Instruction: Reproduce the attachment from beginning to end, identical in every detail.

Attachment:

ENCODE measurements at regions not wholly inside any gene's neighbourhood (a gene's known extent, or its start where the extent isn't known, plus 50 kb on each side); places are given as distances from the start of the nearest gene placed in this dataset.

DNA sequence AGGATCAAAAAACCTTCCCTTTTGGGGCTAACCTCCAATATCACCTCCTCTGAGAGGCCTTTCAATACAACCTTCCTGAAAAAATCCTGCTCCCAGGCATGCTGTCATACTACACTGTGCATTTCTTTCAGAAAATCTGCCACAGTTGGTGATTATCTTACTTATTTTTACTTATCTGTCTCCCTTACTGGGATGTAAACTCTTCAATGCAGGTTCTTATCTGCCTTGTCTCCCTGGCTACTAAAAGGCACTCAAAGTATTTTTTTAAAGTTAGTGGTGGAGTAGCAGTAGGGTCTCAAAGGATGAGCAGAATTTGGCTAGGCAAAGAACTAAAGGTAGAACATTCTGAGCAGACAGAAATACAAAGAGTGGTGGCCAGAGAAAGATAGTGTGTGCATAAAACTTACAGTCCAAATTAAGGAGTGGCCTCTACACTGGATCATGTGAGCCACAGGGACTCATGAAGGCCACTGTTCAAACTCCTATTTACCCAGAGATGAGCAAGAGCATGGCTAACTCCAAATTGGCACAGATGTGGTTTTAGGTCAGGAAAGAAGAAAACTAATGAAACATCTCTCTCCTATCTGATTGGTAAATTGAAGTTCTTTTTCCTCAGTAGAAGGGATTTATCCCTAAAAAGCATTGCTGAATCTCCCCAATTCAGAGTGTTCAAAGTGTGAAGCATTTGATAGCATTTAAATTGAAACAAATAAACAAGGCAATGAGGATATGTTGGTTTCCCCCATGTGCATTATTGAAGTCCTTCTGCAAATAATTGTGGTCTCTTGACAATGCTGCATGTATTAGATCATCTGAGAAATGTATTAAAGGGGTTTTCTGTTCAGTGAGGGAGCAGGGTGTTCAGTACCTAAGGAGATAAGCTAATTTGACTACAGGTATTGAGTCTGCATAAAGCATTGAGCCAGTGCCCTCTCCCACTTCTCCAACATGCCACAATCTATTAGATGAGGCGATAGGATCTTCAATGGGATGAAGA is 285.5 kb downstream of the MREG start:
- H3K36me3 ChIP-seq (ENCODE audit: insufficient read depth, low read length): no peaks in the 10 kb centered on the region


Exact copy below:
ENCODE measurements at regions not wholly inside any gene's neighbourhood (a gene's known extent, or its start where the extent isn't known, plus 50 kb on each side); places are given as distances from the start of the nearest gene placed in this dataset.

DNA sequence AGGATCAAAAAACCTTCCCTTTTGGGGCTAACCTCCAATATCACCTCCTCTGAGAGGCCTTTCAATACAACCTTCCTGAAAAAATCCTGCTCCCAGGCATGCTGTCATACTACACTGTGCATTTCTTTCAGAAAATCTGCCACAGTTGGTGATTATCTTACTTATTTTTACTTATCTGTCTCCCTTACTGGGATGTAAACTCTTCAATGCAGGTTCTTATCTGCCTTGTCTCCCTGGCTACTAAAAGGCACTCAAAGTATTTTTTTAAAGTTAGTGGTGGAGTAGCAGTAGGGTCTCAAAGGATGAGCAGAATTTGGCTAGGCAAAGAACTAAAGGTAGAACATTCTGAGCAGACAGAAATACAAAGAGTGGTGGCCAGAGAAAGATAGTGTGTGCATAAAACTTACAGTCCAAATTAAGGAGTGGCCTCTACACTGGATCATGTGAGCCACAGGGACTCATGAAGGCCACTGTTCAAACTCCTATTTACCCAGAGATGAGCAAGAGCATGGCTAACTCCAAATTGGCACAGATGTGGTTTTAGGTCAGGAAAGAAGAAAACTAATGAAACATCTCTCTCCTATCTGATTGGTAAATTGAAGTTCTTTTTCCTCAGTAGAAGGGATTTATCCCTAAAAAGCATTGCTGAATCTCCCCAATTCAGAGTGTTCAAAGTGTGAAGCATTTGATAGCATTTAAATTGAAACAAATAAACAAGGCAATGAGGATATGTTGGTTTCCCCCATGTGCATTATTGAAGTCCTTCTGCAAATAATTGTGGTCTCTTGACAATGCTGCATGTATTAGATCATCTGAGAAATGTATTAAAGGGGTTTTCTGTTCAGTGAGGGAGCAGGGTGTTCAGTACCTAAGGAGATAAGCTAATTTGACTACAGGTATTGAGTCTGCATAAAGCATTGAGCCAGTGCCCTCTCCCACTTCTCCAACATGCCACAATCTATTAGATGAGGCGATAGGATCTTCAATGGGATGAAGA is 285.5 kb downstream of the MREG start:
- H3K36me3 ChIP-seq (ENCODE audit: insufficient read depth, low read length): no peaks in the 10 kb centered on the region